Collecting and Investing
In this issue we feature Georgia Trend’s Silver Spoon Awards, for which our restaurant critic, Krista Reese, has traveled the state to select the best restaurants in Georgia. So I want to share my own best dining experience; I enjoyed a great meal, and learned how better to collect and profit from wine.
I am a member of a group called the Marietta Wine Club, which likes to meet in different and unusual places. Our group had a recent meal in a wine cellar. It was not a cellar like you would visit in Napa, Calif., full of antique furniture and 17th-century paintings of Louis XIV. This cellar in this five-star restaurant and lodge, The Cloister at Sea Island, is actually a large wine warehouse. There was a plain old wooden table in the center of the room that had cases of wine from all over the world stacked around it. The cellar has 24,000 bottles worth more than a million dollars, according to Cloister Sommelier Tyler Wesslund.
Sea Island’s Executive Chef Thomas Rogers knows how to make a group feel like royalty; his background includes having prepared a meal for Queen Elizabeth. He and Wesslund put together a special dinner called “10-10-10.” It included 10 tapas or small dishes with 10 different matching wines for 10 people.
The feature menu included:
- Butter-Poached Lobster with 1997 Iron Horse Sparkling Wine “Russian Cuvee,” Sonoma.
- Seared Foie Gras with 1999 Humbrecht Pinot Gris “Rotenberg,” Alsace, France.
- Barbecue Tuna with 2000 Charles Melton Rose “Virginia,” Australia.
- Roasted Beets and Goat Cheese with 2002 Ata Rangi Sauvignon Blanc, New Zealand.
- Mustard-Cured Salmon with 2000 Cristom Pinot Noir “Mount Jefferson Cuvee,” Oregon.
- Wild Mushroom Strudel with 1997 Barolo “Boscareto,” Piedmont, Italy.
- Duck Pancakes with 2000 Truchard Roussanne, Carneros, Napa.
- Prosciutto Rabbit with 1999 Valpolicella “Ripassa,” Venice, Italy.
- Pepper-Seared Venison with 1999 Domaine de la Mordoree Lirac “Cuvee de la Reine des Bois,” France.
- Fresh Figs with 1998 Guntrum Riesling, “Eiswein,” Rheinhessen, Germany.
In a later interview, Wesslund and others at the cellar recommend ways to build a personal wine collection. They suggest buying three types of wines: early or young wines, two to three years old; mid-range wines, from four to 10 years old; then late wines, those made to last 10 to 30 or 40 years.
Buy by the case – some to drink now, and others for later. When you find a good wine, buy two cases; drink one now, then save the other for 10 or 15 years. You can sell the one you save and that will help pay for your hobby later.
The experts say that every cellar should be made up of three segments.
First, the affordable wines. These young wines are in the $10 to $25 range. They consist of Australian reds, California whites and cabernets, Spanish reds, South American reds. These are your everyday drinking wines and should be placed first in your cellar, because they are handy, easy to get to.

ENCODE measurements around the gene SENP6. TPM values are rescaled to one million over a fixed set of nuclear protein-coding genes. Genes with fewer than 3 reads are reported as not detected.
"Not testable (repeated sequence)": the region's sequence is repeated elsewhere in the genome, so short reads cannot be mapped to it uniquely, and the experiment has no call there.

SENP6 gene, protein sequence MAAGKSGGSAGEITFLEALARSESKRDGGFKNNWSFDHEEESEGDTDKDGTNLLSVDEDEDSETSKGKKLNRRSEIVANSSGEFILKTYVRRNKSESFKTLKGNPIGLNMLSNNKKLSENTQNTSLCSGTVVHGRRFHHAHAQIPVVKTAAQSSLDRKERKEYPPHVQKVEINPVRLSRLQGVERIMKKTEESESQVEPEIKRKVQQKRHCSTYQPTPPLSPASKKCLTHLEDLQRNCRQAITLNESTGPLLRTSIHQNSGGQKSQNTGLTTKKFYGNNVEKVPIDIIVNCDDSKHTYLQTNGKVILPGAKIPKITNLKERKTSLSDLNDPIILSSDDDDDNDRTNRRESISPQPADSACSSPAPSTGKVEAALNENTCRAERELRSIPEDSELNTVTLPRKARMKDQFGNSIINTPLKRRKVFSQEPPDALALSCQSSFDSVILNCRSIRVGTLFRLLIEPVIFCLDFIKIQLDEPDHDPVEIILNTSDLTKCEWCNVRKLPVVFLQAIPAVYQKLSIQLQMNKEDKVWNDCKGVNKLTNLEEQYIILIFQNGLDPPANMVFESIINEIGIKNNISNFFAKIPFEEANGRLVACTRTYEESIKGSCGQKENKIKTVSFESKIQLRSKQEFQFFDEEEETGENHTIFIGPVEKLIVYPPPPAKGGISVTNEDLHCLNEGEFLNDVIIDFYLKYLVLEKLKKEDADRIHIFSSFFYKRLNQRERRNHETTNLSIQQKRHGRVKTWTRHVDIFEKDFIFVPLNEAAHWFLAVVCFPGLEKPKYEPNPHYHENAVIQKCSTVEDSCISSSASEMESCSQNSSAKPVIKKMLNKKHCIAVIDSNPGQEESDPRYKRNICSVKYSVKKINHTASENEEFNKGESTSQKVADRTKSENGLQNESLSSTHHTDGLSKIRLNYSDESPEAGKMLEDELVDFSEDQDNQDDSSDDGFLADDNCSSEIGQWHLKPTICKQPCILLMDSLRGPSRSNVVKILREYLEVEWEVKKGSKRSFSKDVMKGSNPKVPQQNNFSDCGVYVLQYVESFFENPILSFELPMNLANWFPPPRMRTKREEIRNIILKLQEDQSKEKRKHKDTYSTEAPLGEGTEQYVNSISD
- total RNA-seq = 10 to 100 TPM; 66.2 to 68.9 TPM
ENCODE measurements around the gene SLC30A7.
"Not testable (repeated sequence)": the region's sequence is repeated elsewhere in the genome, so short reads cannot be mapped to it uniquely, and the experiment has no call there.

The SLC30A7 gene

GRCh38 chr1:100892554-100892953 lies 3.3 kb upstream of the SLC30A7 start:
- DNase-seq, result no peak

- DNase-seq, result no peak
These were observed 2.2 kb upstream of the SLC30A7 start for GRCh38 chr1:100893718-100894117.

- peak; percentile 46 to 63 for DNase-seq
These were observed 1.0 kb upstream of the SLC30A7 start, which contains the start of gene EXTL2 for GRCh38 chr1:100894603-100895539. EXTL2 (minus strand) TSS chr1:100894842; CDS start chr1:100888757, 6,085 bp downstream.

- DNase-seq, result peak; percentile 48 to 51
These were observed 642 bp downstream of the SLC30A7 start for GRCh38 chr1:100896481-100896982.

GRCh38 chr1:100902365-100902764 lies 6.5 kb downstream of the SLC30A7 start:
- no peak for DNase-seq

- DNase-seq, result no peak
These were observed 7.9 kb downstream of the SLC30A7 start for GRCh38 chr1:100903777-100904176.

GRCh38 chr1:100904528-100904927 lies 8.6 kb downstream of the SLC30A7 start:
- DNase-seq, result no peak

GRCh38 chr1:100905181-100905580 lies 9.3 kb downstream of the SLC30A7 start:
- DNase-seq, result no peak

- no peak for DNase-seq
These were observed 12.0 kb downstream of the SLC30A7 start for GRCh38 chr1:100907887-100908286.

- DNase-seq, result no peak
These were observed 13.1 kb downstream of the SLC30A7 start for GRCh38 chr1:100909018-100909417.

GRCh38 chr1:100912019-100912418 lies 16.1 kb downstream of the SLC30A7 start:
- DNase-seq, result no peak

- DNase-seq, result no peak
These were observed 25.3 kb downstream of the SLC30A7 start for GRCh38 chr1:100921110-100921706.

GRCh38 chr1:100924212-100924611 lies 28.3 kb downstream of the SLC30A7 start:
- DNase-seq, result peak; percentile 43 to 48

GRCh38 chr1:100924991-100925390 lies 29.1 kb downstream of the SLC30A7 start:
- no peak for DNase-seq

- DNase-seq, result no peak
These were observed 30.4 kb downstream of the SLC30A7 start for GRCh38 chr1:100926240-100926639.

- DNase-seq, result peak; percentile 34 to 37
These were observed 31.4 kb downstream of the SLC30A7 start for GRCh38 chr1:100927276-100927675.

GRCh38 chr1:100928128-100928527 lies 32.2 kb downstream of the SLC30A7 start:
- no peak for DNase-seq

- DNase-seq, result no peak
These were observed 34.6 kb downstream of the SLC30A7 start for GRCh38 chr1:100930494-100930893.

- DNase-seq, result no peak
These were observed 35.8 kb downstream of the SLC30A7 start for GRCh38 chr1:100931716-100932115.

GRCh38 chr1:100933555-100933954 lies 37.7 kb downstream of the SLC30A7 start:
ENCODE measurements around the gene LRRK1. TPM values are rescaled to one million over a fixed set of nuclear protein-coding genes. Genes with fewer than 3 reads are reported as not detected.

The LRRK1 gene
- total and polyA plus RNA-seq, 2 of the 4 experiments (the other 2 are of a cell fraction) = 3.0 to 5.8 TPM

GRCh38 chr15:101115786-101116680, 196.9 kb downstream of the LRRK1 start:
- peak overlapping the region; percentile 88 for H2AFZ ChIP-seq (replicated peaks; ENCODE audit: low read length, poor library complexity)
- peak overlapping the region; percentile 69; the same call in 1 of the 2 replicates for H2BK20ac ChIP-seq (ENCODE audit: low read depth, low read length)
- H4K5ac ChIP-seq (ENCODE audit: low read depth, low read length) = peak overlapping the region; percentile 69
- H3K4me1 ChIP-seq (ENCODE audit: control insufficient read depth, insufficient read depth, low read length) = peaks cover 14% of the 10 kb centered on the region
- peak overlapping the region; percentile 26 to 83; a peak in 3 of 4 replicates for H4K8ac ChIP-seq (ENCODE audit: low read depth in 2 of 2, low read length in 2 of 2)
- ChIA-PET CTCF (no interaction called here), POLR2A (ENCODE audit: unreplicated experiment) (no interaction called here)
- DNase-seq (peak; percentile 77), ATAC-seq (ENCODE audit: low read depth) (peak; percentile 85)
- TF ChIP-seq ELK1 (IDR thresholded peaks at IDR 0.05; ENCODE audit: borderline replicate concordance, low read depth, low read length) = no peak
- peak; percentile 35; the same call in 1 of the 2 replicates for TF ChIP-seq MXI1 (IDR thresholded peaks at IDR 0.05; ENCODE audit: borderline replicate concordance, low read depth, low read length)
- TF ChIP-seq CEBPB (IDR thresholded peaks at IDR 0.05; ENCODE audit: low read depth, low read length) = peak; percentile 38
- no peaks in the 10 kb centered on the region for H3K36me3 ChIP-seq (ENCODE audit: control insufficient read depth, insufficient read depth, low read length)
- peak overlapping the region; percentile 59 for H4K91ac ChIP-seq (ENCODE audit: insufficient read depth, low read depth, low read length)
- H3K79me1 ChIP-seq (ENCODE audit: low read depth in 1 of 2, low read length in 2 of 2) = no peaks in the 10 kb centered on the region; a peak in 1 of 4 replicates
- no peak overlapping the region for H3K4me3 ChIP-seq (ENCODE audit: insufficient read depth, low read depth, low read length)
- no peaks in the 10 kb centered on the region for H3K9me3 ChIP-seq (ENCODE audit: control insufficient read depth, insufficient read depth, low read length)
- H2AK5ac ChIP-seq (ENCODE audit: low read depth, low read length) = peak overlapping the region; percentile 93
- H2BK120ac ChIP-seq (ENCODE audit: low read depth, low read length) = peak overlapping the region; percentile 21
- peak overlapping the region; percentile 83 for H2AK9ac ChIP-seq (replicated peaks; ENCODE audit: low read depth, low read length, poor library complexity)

Next, add the mid-priced wines. These wines are in the $25 to $75 range. They are made up of good to excellent California cabernets, boutique red zinfandels, New Zealand whites, and Alsatian French reds and whites that have a Robert Parker rating of 90 to 98. Samples include cabernet reds from Napa such as Kenwood, Cakebread Cellars, or B.R. Cohn or French reds including Chateauneuf-du-Pape (the wine of the Pope) from southern France, or Penfolds Hermitage from Australia. These wines last longer and should be stored in the middle, and pulled out for special family events or company.
Third: This is the fun part, Wesslund suggests. You should add to your cellar collection wines priced at $100 and above. These wines should be treated as 10- to 20-year investments. They are the heavy Bordeaux and Burgundies that bring $250 to $500 a bottle. Some examples include: Chateau Mouton-Rothschild and Chateau Latour from Bordeaux and Romanee-Saint-Vivant or Echezeaux from Burgundy. If you don’t like French wines, you can collect California reds such as Heitz Cellars or Caymus Reserve. You have to shop carefully and find a price around $100 to $150 or so. Hold these wines for 10 years and they may be worth $500. They are to be placed in the back of the cellar, and have to be properly stored at 55 degrees.
Wesslund says that to round out your cellar you should add wonderful Ports and Madeira sweet wines for after dinner or with special cheeses.
If you are careful, over the years you may have up to a $35,000 investment. It can grow to $50,000 and might produce a nice profit. You can start your collection with as little as $1,000 a year, or go a little higher. As a Georgia resident, the only place you can sell your wine collection is at New York wine auction house like Morrell Wines on Fifth Avenue.
There are many wine collecting books; especially recommended is any book written by Robert Parker or Michael Broadbent. The Wine Spectator is a must subscription. Wine collecting is a fun hobby, and it could also be a good way to help pay for your children’s or grandchildren’s education.